Regina Munch: Tell us about the argument of White Too Long. What makes it so urgent today?
Robert P. Jones: The subtitle of the book is The Legacy of White Supremacy in American Christianity. I think when we talk about the Church and civil rights, most people think of African-American churches and the role that they played in promoting civil rights and helping to organize the civil-rights movement. But what has not received that much attention is the role that the white Church played in resisting the civil-rights movement. White Christianity and white churches have been wrapped up in and infected with white supremacy all the way back to the beginning of the country.
RM: The argument in your book goes further than saying that white Christianity was merely complicit in racism and racial injustice. You argue that white Christians and white churches actually built and reinforced white supremacy. How did they do that?
RJ: I think at best you’ll hear that the church was complicit, that it somehow got dragged along by some outside force—by Southern culture, for instance. But I think a plain reading of history doesn’t support that. What you see is white Christian churches serving as hubs of white supremacy, just as the African-American churches were serving as hubs for civil-rights organizing. The first Confederate battle flags, for example, were sewn by women organizing through churches.
But even more important than that is the legitimizing factor that white Christianity played. It baptized a worldview of white supremacy. By “white supremacy,” I don’t only mean people in sheets burning crosses, but a worldview in which whites were literally superior to African Americans, and anyone whose skin was darker than theirs or who didn’t originate in Western Europe. There was a belief in a divinely ordained world where whites were, by God’s design, meant to be at the top of the social, political, and cultural pyramid. There’s no greater source of legitimacy than to say something was dictated and handed down by God and supported by the Bible, and this is exactly the role that white Christian churches, both Protestant and Catholic, played.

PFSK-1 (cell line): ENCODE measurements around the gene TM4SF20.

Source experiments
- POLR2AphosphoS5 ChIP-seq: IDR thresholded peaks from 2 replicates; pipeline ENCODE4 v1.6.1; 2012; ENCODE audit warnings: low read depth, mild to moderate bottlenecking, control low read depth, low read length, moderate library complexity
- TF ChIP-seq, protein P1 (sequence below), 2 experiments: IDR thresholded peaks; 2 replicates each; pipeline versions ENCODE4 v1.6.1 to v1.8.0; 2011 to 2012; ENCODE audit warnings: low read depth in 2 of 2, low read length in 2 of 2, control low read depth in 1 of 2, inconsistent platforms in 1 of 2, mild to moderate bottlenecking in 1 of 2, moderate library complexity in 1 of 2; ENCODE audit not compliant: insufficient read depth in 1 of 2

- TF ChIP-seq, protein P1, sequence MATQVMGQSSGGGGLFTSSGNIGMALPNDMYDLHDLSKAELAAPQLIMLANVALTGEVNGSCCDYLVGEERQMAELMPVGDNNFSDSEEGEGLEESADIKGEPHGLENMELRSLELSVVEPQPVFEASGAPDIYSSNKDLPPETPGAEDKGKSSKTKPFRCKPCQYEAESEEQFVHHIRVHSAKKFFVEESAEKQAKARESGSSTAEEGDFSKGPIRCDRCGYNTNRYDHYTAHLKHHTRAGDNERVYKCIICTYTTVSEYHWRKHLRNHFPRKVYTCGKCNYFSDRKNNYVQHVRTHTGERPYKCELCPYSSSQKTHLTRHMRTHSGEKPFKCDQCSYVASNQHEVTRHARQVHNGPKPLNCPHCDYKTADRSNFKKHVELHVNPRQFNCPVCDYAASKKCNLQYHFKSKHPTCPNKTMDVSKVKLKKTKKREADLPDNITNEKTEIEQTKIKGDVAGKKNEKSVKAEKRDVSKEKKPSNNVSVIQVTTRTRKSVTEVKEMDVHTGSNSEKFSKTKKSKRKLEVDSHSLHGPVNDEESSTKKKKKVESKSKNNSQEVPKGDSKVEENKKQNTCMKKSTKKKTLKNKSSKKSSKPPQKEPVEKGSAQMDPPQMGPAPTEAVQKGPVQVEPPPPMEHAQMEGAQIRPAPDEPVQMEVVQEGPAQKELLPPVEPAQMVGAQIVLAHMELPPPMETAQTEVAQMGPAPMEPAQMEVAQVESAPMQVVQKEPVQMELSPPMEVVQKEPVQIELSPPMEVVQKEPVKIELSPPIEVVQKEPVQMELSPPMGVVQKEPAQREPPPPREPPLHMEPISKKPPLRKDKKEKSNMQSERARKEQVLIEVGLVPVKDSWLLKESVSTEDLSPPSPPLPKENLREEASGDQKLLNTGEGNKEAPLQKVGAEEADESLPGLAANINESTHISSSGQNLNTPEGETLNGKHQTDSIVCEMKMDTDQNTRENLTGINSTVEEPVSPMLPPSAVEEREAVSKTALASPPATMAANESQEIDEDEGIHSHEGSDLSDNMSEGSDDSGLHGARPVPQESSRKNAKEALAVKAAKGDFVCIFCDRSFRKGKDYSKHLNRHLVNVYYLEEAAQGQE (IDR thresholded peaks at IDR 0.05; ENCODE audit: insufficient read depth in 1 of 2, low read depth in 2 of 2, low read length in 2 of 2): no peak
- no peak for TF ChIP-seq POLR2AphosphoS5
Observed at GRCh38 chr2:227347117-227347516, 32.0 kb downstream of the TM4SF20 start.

RM: You talk about the type of relationship with God that’s encouraged in Evangelical Christianity, a very individualist way of thinking about one’s salvation. What does that have to do with white supremacy?
RJ: One of the consequences of the emphasis on a personal relationship with Jesus is that it is so hyper-individualistic—an internal, psychological, and emotional kind of connection to God. When the beginning and the end of religion is seen in that kind of relationship, what gets screened out are social injustices and systemic injustices, particularly around race. It becomes a way for white Evangelicals in particular to feel very comfortable with their own personal religion in a way that’s very disconnected from any claims about inequality or injustice by their African-American brothers and sisters. It falls on deaf ears because it’s considered outside the realm of what’s most central to being Christian.
RM: This is a very personal book. You grew up in a church that was part of the Southern Baptist Convention. What was it like to grow up in that church, and how did your view of it change as you grew older?
RJ: I grew up for the most part in Jackson, Mississippi, as a Southern Baptist. Our denomination, the Southern Baptist Convention, was founded in 1845, literally over the issue of slavery. There was a dispute between Northern and Southern Baptists over whether a member of the clergy could legitimately own slaves, and whether that was compatible with Christianity. The Southern churches took the position that it was, and when their Northern Baptist brethren disagreed with them, they split to form their own convention so that they could hold on to the idea that slavery, white supremacy, and Christianity were compatible. By the middle of the twentieth century, that denomination was the largest Protestant denomination in the country. It really does mark American Protestantism.
I didn’t find that out until I was in seminary in my early twenties. I was at church all the time—five days a week, for worship services a couple of times on Sunday, and then all kinds of church activities like youth group—and I had never heard this. I felt a little betrayed, actually, by not getting a serious understanding of our history—hearing zero sermons on racial justice, white Christianity’s complicity, or this entanglement of white supremacy in our history.